Santo Domingo was regarded by far the most profitable colonial estate to France. France prospered from exploited labor. Enslaved Africans worked hard and died young and penniless. As property of the system, they were denied basic rights. They were condemned to forced and harsh labor for life. Any attempt to veer off from the orders and the master meant harsh deadly punishment. They were treated inhumanely and = subjected to daily humiliations.

France managed to accumulate enough wealth to become a global power of the era. A system that relied on brute force is, however, bound to face resistance. Human beings are created to live free and, therefore, Haitians conducted a series of insurrections until they were able to dismantle slavery and form their own independent state. Traditions that were brought from Africa formed the basis of their resistance. Enslaved Africans and their supporters would hold a series of secret meetings to organize and act against the system of slavery.

Among the main causes of the Haitian Revolution was the French Revolution. The revolt for equality, dignity and brotherhood of the French people was taken to heart by the enslaved in Haiti. The French Revolution of 1789 “touched off uprisings among enslaved Africans in the Caribbean.”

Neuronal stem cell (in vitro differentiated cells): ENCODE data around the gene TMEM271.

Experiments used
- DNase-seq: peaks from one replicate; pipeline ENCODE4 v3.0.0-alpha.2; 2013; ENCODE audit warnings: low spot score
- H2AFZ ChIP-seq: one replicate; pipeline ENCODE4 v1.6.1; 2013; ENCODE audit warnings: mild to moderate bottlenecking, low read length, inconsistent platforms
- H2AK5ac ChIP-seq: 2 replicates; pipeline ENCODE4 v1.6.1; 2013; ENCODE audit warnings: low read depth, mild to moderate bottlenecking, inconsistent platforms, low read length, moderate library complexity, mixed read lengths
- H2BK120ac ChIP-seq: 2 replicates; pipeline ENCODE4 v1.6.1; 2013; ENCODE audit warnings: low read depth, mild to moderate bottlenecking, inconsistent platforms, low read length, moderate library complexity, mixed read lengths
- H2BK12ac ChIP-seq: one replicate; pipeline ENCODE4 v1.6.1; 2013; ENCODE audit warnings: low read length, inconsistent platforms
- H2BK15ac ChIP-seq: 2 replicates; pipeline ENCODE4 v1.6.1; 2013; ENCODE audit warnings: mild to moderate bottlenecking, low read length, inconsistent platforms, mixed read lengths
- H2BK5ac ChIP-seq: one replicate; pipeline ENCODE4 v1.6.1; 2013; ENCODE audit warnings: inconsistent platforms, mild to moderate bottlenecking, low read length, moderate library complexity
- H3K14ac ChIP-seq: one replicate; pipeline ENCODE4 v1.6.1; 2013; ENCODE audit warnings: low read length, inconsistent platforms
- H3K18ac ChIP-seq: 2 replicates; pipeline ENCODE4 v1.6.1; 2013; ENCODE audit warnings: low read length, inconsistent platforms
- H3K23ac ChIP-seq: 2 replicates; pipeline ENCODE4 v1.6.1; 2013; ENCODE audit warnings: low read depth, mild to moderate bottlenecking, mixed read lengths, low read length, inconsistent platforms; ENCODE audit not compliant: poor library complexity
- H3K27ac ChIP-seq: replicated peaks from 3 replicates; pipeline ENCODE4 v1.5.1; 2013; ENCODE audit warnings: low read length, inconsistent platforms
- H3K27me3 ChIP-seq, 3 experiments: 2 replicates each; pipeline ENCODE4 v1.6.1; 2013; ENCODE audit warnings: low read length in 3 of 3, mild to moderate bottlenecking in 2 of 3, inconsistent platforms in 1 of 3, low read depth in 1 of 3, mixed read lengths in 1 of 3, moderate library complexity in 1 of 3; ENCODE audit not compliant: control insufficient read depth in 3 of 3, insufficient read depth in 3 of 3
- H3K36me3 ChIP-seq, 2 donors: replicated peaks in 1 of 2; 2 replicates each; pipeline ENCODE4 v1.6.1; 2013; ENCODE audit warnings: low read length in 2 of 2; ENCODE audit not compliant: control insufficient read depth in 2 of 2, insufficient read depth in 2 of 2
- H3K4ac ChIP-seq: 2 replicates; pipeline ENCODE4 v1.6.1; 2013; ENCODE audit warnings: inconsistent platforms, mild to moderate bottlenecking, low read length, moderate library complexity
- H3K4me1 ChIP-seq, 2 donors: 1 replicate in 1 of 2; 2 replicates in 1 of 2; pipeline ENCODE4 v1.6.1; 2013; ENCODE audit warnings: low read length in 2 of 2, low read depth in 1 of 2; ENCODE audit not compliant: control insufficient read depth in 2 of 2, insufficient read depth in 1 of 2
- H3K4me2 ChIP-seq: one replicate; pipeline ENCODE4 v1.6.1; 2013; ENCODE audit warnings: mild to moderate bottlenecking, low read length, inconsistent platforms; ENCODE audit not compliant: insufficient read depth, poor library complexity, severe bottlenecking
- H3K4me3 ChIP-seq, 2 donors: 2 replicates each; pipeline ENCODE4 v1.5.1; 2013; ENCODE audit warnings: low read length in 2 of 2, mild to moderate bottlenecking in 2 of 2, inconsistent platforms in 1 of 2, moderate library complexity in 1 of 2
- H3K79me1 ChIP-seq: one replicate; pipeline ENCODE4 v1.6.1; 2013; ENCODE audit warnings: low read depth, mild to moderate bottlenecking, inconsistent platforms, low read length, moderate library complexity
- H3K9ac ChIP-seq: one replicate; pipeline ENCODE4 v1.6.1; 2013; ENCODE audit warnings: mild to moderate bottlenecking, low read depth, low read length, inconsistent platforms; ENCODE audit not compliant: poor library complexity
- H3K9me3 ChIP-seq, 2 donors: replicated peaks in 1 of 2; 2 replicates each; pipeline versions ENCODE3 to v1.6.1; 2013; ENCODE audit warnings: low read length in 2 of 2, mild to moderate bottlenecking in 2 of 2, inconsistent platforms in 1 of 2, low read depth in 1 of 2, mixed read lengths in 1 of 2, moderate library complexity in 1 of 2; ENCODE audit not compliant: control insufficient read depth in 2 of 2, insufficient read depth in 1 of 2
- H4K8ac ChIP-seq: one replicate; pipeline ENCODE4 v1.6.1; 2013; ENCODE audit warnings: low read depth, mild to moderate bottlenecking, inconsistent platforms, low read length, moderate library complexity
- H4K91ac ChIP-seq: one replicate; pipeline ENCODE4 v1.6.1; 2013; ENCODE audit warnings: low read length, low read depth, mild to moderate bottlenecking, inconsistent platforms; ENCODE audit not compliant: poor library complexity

Haiti and Ethiopia, who were regarded as unresolved problems of European colonization, have been suffering “considerable political and economic repercussions ever since.” The majority of the people in both countries have been leading precarious lives. Stability and peace are remote and internecine conflicts continue to undermine the quest for leading the lives the people want.

Dr. Benito Sylvain of Haiti had the opportunity to establish contact with Ethiopia when he travelled to Addis Ababa from Paris immediately after Adwa victory in 1896 and he met with Emperor Menelik II. Sylvain sought leading roles for Ethiopia and Haiti in Pan-African movements. He also represented the two countries at the first Pan-African Conference in London in 1900.

The symbolic and historic significance of Haiti and Ethiopia to the protracted struggle against colonialism cannot be ignored nor underestimated. The people of Haiti and Ethiopia have changed the course of global history. Pan-African Movements were immensely inspired by Haitians’ victory over Napoleon’s army and Ethiopians’ decisive defeat of the would-be Italian colonizers.

The historic accomplishments of Ethiopians and Haitians did not get as much coverage and recognition. It is time that a new Pan-African movement draw a workable plan of cooperation so that the people of Haiti and Ethiopia lead meaningful lives.

Happy 128th Adwa Victory Anniversary!